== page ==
(3) The CNCE(T) is responsible to the CNCE(M) for monitoring the performance of all internodal circuits. The CNCE(T) maintains a system and circuit status record. This record shows the status of systems and circuits terminating at the node. The CNCE(T) will rely mainly on operating facility personnel (CESE) to report any noted link or equipment outages or degradation. Monitoring results are reported by operating personnel to the CNCE(T) as required by local procedures or as directed by the CNCE(M). The CNCE(T) reports to the CNCE(M) which, in turn, may relay the information in the appropriate format to a CSCE. However, all monitoring results should not necessarily be reported outside the node. The CNCE(M) makes the decision as to when monitoring results will be reported to the controlling CSCE.

7-4. C-E System Deactivation

a. The following establishes guidelines for commanders when closing down a system. The primary objective is to insure that everyone involved is properly notified of closure time, procedures, actions, and directions to follow before, during, and after the closure. There are two methods of notification: normal chain of command channels and technical control channels.

b. Overall responsibility for closure rests upon the commander of the system. He delegates this responsibility downward, through both the chain of command and the technical control channels (C-EMS), to rest finally with the CSCE and CNCE's directly involved in the deactivation of the system.

c. The closing of a C-E system, or any portion of it, is a control procedure and requires close coordination between all elements of that system. Past experience shows that the process of closing a C-E system can vary from a smooth operation to a gigantic "snafu." The experience level of the personnel controlling and operating the systems is a critical element; and because experience varies from person to person, a precise method of control is required.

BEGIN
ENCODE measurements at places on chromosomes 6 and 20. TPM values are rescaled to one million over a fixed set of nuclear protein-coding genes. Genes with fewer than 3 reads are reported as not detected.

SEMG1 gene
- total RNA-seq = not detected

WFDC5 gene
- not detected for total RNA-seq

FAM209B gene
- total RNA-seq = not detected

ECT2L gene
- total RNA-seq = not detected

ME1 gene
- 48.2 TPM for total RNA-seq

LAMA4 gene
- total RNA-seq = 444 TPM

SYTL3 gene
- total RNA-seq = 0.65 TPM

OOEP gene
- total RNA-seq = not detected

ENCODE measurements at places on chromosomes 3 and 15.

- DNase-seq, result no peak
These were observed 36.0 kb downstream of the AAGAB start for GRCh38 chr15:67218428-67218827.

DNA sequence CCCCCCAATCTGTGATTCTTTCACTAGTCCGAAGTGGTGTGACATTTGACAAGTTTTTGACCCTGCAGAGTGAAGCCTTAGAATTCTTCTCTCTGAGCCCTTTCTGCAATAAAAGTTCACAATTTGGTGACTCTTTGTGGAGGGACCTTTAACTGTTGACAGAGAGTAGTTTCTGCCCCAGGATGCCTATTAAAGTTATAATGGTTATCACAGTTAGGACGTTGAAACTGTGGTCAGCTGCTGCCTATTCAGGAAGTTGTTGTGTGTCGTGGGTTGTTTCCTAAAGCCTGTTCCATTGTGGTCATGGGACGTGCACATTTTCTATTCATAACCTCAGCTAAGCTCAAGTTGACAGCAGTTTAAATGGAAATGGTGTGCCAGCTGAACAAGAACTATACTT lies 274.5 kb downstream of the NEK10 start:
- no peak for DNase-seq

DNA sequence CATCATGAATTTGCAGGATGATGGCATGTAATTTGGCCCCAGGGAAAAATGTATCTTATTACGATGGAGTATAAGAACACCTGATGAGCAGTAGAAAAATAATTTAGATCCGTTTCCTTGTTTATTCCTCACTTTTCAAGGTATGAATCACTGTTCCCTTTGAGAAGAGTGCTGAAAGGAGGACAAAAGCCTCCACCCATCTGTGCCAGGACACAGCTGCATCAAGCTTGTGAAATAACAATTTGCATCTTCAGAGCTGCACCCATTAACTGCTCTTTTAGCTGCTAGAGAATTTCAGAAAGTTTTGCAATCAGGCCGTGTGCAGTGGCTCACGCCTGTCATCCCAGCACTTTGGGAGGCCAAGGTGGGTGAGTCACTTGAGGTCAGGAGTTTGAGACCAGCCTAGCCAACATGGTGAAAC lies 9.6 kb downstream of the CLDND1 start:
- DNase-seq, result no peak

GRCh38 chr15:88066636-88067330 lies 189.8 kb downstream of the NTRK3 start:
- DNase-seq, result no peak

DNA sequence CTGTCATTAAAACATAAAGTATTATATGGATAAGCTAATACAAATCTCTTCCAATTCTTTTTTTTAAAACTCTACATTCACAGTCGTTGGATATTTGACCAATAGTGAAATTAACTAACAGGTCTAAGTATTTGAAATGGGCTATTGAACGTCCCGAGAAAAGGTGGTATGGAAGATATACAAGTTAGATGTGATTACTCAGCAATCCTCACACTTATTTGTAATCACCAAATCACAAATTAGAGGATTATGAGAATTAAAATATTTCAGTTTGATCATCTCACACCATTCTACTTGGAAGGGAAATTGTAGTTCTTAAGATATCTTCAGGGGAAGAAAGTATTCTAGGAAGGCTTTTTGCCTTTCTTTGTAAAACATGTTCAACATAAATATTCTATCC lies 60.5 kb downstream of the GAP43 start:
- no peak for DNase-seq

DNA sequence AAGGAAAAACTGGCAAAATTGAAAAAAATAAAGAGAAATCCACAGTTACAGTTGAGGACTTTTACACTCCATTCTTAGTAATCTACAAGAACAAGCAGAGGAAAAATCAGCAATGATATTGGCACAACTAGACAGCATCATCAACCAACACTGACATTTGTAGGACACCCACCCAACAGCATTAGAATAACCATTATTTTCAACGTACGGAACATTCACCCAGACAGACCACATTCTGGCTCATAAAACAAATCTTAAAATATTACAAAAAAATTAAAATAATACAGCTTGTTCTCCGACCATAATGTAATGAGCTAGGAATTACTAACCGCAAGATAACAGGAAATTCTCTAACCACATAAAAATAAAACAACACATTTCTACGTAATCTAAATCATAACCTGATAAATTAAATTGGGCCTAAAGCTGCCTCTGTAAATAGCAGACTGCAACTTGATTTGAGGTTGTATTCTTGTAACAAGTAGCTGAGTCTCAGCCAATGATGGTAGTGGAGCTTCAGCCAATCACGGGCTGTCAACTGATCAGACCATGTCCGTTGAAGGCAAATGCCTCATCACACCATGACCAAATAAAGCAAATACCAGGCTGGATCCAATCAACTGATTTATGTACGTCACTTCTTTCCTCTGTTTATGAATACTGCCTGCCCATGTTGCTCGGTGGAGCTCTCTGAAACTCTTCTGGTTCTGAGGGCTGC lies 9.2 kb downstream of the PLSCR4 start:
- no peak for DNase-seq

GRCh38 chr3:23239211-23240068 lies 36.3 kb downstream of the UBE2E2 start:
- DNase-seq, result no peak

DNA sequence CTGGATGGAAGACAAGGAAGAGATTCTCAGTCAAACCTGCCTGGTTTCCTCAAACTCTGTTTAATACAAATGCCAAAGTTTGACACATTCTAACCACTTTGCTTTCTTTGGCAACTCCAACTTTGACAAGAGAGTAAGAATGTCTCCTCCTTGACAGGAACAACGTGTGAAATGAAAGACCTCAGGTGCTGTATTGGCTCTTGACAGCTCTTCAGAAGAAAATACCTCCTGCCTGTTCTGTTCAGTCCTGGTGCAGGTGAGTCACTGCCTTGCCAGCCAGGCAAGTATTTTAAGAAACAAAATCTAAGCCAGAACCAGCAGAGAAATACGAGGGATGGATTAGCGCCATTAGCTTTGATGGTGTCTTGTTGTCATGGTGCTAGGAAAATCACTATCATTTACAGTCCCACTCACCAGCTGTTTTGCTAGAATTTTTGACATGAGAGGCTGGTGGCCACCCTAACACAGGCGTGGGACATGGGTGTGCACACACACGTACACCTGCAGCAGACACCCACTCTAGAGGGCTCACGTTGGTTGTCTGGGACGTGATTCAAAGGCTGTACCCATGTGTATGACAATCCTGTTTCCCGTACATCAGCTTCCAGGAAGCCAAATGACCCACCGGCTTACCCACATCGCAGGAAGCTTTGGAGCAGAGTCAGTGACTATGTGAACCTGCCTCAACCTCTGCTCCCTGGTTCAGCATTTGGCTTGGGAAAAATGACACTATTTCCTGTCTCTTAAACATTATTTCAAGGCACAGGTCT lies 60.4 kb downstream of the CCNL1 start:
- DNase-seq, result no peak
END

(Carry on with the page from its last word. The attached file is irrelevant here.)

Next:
d. Closure orders which include the activities involved, closure times, and actions to be followed after the closure are sent to the CSCE and CNCE's. Both command and technical control channels are used to insure that everyone involved "gets the message."

SECURITY NOTE: All orders or instructions relative to closing down the C-E system must be authenticated according to instructions provided by the CEOI. This requirement applies regardless of how the instructions or orders are issued.

e. The CSCE, acting through the controlling CNCE, directs and supervises the closing of the system. The CNCE, in turn, notifies all subscribers of the closure time. Normal chains of command, engineering orderwire, and other engineering channels are used to notify all systems, relays, and subscribers, including users of "strap-through" and "dedicated" (sole-user) circuits.

f. When closure time occurs, the CSCE/CNCE's direct subordinate units to terminate subscriber service. The CNCE verifies termination of all subscriber service and notifies the CSCE. The activation/deactivation reports may be used to conclude this action; if the situation permits or warrants it, however, verbal notification will suffice.

g. After the CSCE receives verification of subscriber termination, the CSCE notifies the controlling CNCE to begin closing down the trunking system. The CNCE then directs operating personnel of the terminal equipment (carrier, multiplex, or radio) to notify all relays and terminals in the system to close down. Each one closes, in turn, beginning with the most distant point, thus assuring that all units in the system are notified of the action to close and, in fact, do close.

h. After receiving verification that the entire system has closed, the CNCE files an activation/deactivation report with the CSCE and then closes down. The CSCE, at this point, records the time of closure and reports to higher headquarters that the system is closed, and any communication required is over single channel radio nets.